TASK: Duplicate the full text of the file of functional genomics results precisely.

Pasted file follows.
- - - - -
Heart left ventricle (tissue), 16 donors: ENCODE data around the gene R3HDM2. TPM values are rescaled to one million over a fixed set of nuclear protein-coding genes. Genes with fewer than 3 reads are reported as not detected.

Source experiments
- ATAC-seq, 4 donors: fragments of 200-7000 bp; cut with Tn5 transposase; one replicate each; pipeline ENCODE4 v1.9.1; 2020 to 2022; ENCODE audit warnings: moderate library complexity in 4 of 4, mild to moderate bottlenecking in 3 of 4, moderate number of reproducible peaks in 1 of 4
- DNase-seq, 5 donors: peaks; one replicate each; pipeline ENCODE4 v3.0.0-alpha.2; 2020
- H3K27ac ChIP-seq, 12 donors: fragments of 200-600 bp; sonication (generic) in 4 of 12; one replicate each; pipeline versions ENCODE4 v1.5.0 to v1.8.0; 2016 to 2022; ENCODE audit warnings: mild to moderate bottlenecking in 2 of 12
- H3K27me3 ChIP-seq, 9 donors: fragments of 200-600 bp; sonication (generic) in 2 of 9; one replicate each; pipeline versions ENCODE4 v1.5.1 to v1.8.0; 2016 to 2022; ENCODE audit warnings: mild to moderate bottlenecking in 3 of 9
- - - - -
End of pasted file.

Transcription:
Heart left ventricle (tissue), 16 donors: ENCODE data around the gene R3HDM2. TPM values are rescaled to one million over a fixed set of nuclear protein-coding genes. Genes with fewer than 3 reads are reported as not detected.

Source experiments
- ATAC-seq, 4 donors: fragments of 200-7000 bp; cut with Tn5 transposase; one replicate each; pipeline ENCODE4 v1.9.1; 2020 to 2022; ENCODE audit warnings: moderate library complexity in 4 of 4, mild to moderate bottlenecking in 3 of 4, moderate number of reproducible peaks in 1 of 4
- DNase-seq, 5 donors: peaks; one replicate each; pipeline ENCODE4 v3.0.0-alpha.2; 2020
- H3K27ac ChIP-seq, 12 donors: fragments of 200-600 bp; sonication (generic) in 4 of 12; one replicate each; pipeline versions ENCODE4 v1.5.0 to v1.8.0; 2016 to 2022; ENCODE audit warnings: mild to moderate bottlenecking in 2 of 12
- H3K27me3 ChIP-seq, 9 donors: fragments of 200-600 bp; sonication (generic) in 2 of 9; one replicate each; pipeline versions ENCODE4 v1.5.1 to v1.8.0; 2016 to 2022; ENCODE audit warnings: mild to moderate bottlenecking in 3 of 9